USER TESTING

1 HOUR MODERATE TEST

We did a 1-hour moderate test with 6 different users. This provided us qualitative data and gave us a more in-depth user perspective about the app. We gathered a lot of helpful information and were able to pinpoint where our users got confused or stuck. 

 

The feedback we received:

  • They didn’t know where the numbers were coming from.

  • People didn’t quite understand what they were supposed to do when the app showed them their friend connection.

  • That the wording made it feel like it was a dating app.

  • That it felt like the first 3 tasks were easy to understand and navigate through.

  • The word “connect” has different meanings which made it confusing.

TASK #2 - KONNECT 2.0

Based on the feedback that we had received from our user testing, we now had a better idea on how to improve the app. We performed the same Sprint process that we had used previously and voted on the following:

HOW MIGHT WE GIVE USERS DATA & SUGGESTIONS BASED ON THEIR CONNECTIONS?

IN 2 YEARS TIME, PEOPLE WILL MAKE STRONGER RELATIONSHIPS BY ACTIVELY PARTICIPATING IN UNIQUE SUGGESTIONS.

CAN WE HAVE CONSISTENT UNIQUE SUGGESTIONS FOR USERS?

MAPPING

Again, we created a user flow starting with these steps; Discover, Learn, Use, and Goal. Most of our, “HMW” questions were centered around the “Use” step/category.

 

The "Use" step had the following: 

  • The user discovers something both they and a friend have in common

  • Looks at recommendation given by app

  • Sends invitation to friend

  • Adds the newly planned event to their schedule

PRODUCE SOLUTIONS

We continued with Sprint process and completed the following steps:

     1. Lightning Demos

     2. Big Ideas

     3. Note Taking

     4. Doodling

     5. Crazy 8s

     6. Heat Map Vote

The concept we liked the most had the list of commonalities between two people put into categories.

After we completed Storyboarding we were ready to make our mockup.

THE PROTOTYPE

MOCKUP

We mocked up our Prototype in Invision: 

You can click HERE to view it. 

USER TESTING

USERTESTING.COM

This method allowed us for easy monitoring, in-depth feedback, and allowed us to control who our users were. Our test was taken by 5 people, and after watching their videos and reading their answers, here were the results:

 

Positive:

  • Almost everyone understood the concept of the app and what it does.

  • Most felt like the app overall was easy to navigate and transitions were smooth.

  • People seemed to like the idea of what the app does. 

Negative:

  • Some people were still unsure of how friends/connections were populated. 

  • A number of people kept asking for more features. Which could mean that users felt like something was missing from the experience.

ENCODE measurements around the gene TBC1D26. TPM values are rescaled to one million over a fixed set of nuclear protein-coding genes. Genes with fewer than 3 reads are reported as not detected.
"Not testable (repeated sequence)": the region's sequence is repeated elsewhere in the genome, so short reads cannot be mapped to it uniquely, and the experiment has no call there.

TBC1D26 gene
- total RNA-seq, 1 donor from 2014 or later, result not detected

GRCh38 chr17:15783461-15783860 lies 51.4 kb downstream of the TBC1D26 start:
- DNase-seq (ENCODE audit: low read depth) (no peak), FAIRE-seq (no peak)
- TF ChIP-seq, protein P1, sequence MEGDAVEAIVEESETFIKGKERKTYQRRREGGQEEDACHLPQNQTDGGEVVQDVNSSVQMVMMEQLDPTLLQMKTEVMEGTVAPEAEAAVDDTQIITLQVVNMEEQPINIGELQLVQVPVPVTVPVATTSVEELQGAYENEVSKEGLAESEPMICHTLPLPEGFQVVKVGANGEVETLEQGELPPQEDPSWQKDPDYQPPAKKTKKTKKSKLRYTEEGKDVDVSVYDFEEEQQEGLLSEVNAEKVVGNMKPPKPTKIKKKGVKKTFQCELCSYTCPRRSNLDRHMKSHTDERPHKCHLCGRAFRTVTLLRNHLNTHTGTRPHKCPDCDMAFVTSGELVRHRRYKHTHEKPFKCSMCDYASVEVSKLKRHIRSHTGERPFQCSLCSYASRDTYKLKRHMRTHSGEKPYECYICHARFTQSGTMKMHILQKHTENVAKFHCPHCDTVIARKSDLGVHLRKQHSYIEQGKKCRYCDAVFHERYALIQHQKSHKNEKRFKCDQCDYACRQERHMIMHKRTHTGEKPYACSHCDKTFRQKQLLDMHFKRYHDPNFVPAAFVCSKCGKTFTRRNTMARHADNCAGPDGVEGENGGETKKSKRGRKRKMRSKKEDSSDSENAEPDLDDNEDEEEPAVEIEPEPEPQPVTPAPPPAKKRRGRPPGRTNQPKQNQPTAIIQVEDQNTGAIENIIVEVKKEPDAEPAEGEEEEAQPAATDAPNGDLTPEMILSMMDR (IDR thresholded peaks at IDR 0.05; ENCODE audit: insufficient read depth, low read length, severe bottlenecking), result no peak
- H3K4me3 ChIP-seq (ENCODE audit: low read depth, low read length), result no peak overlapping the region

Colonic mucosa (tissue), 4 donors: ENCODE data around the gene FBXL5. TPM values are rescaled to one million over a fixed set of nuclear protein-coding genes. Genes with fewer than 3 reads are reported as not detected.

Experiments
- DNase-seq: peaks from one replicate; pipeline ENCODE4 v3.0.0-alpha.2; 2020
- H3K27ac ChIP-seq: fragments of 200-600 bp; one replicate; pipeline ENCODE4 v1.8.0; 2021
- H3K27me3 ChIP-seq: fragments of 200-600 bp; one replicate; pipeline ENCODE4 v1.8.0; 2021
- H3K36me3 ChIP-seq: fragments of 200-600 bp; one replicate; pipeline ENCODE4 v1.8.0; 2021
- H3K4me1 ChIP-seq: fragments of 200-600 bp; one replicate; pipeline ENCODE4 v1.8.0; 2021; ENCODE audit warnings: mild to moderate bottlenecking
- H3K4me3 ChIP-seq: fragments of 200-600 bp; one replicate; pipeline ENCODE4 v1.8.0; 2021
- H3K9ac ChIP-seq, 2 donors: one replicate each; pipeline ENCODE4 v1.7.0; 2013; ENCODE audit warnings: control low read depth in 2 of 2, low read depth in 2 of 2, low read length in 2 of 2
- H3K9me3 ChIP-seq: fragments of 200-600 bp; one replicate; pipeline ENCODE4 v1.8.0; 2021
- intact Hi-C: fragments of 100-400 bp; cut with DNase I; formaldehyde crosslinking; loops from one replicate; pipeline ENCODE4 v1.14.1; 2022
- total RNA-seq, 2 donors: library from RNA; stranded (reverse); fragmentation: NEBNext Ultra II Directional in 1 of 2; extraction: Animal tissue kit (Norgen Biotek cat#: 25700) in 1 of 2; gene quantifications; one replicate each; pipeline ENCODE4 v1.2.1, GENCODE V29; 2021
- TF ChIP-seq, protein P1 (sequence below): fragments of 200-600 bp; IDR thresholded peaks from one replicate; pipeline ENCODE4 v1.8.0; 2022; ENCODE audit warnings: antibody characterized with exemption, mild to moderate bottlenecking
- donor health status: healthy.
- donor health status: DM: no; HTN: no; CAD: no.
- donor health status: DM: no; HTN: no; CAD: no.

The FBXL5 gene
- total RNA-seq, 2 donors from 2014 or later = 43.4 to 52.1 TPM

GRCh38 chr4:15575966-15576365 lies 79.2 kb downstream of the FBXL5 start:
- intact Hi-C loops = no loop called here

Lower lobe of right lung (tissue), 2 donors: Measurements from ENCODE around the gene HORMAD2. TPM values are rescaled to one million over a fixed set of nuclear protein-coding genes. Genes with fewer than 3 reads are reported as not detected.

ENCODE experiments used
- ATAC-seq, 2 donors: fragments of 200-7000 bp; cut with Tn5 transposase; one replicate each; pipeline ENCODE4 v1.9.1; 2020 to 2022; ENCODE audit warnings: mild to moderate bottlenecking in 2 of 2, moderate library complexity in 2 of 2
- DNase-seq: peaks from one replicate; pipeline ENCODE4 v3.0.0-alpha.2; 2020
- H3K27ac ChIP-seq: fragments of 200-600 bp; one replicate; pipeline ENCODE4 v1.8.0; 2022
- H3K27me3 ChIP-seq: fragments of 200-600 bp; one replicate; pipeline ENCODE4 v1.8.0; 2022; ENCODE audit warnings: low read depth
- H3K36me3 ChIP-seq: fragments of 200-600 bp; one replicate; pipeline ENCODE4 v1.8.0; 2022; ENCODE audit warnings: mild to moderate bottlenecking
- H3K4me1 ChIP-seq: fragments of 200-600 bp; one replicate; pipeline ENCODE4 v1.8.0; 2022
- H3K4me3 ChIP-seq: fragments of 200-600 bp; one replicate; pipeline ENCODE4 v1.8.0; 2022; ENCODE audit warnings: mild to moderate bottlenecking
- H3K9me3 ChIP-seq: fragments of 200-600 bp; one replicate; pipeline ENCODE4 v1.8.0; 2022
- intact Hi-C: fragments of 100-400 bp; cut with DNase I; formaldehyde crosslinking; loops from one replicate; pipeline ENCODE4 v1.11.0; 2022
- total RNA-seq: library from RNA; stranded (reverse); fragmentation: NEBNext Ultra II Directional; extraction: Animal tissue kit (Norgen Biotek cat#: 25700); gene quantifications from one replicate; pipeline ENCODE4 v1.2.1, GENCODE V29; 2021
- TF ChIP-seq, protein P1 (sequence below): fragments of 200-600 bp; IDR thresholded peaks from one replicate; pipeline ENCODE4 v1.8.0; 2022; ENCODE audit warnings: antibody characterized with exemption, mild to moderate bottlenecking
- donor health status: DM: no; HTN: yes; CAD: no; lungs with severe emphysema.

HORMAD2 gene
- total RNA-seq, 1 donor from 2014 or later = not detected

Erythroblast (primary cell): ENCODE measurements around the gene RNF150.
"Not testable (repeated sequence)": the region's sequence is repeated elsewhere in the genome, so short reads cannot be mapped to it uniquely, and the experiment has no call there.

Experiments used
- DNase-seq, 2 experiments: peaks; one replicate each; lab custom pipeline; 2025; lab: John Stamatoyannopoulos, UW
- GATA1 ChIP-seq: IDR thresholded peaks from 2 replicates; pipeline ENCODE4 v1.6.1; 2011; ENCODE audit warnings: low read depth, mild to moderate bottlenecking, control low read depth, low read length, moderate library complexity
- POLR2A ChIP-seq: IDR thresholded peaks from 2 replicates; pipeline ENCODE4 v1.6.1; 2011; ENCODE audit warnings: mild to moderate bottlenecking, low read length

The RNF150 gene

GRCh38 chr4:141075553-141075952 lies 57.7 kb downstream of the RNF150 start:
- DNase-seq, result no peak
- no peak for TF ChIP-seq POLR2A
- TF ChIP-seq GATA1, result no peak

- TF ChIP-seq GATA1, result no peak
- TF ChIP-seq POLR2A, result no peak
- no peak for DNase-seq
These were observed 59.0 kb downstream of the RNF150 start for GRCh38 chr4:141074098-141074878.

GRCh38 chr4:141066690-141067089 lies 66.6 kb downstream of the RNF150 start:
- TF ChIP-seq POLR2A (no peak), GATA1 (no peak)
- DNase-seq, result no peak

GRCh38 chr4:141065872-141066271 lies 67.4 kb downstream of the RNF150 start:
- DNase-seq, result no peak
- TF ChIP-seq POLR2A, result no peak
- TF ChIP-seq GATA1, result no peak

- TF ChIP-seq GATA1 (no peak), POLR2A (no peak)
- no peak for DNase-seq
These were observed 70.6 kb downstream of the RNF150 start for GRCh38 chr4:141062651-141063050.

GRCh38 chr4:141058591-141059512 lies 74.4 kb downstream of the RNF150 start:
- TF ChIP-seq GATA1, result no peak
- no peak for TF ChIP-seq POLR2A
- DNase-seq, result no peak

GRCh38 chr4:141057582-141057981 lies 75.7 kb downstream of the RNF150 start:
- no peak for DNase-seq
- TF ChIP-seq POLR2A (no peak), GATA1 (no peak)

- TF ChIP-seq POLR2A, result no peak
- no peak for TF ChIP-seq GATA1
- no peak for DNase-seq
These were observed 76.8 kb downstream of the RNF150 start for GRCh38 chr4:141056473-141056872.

• Even though we had text and descriptions on almost every screen people didn’t fully understand each task.

TASK #3 - ADDING A FEATURE

Our next process was focused on introducing a feature to our app. After discussion and research, we came to the conclusion of doing a game feature.  This game feature would allow friends to create and send quizzes to one another, and see results.

HOW MIGHT WE LEARN ABOUT THE USERS FROM GAMES WITHIN THE APP?

IN 2 YEARS TIME, USERS WILL MAKE MORE UNIQUE CONNECTIONS BY CONSTANTLY, AND OBLIVIOUSLY, ADDING INFORMATION THROUGH GAMES.

CAN WE ASK QUESTIONS/FORM GAMES THAT ARE BOTH FUN TO THE USERS AND HELPFUL TO US?

MAPPING

Again, we created a user flow for the following steps; Discover, Learn, Use, and Goal. 

 

The "Goal" step is where our focus was:

  • User creates a personal survey.

  • User sends survey to friend(s)

PRODUCE SOLUTIONS

We continued with Sprint process and completed the following steps:

     1. Lightning Demos

     2. Big Ideas

     3. Note Taking

     4. Doodling

     5. Crazy 8s

     6. Heat Map Vote

The concept we liked the most told the user about quizzes in a suggestive format. It also had an option to create a quiz based off of pre-made template or based off of a friend’s quiz.

GAME FEATURE PROTOTYPE

STORYBOARDING

The team voted on the simplest flow for this feature because we felt that if a user can get in the habit of creating multiple quizzes, then we could gather a lot of data from them.  Also by keeping the task simple, the user doesn’t feel like we are asking too much of them.

MOCKUP

We mocked up our new feature in Invision: 

You can click HERE to view it. 

USER TESTING

GORILLA TESTING

For this Sprint, we did Gorilla Testing at UVU. This provided us with instant feedback and gave us data from both the everyday and the unexpected user.

 

The results were:

 

Positive:

  • Users felt like it was easy to complete tasks and navigate through.

  • Users really liked the idea of taking quizzes about their friends and creating their own quiz. 

  • A lot of positive feedback on being able to see results.

Negative:

  • The points at which the users struggled the most is when we were expecting them to read details. Almost every user skipped past anything that had more than one line of text.

  • A few people mentioned that they felt like the interface was too plain and boring.